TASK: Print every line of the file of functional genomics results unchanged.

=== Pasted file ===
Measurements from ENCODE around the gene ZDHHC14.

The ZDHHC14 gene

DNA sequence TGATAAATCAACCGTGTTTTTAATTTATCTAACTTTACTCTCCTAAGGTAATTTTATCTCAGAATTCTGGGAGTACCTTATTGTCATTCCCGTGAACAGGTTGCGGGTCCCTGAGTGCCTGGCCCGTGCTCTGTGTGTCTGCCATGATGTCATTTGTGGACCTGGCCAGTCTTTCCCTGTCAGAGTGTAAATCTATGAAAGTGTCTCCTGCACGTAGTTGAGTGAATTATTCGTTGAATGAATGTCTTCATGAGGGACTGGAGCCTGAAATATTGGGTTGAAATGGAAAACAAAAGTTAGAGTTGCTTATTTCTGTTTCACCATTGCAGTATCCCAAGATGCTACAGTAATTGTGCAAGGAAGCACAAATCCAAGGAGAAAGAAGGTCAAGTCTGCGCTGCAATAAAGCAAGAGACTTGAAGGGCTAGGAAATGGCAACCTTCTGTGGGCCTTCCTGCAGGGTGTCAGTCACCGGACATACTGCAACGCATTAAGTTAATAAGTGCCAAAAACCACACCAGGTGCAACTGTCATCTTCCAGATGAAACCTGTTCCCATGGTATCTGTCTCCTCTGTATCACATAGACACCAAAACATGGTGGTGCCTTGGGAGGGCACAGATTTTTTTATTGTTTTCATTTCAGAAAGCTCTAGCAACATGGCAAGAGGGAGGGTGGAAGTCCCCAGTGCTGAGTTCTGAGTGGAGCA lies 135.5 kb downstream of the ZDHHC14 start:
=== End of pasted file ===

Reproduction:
Measurements from ENCODE around the gene ZDHHC14.

The ZDHHC14 gene

DNA sequence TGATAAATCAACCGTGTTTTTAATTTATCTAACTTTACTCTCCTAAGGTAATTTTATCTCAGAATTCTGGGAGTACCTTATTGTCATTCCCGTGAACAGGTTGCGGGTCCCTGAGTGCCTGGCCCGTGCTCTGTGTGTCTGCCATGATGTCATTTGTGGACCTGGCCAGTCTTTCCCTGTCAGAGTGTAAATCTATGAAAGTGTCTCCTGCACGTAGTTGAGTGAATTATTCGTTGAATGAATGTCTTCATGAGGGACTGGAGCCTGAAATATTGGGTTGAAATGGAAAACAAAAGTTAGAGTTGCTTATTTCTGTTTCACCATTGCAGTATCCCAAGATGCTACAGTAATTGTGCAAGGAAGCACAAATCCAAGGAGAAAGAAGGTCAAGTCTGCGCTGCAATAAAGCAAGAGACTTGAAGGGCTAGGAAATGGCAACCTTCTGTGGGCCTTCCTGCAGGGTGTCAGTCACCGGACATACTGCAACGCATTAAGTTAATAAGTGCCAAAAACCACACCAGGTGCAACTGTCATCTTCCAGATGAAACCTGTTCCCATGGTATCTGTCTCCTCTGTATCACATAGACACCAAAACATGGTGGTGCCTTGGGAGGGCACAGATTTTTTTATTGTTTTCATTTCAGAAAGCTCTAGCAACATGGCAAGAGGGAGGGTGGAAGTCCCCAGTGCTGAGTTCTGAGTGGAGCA lies 135.5 kb downstream of the ZDHHC14 start: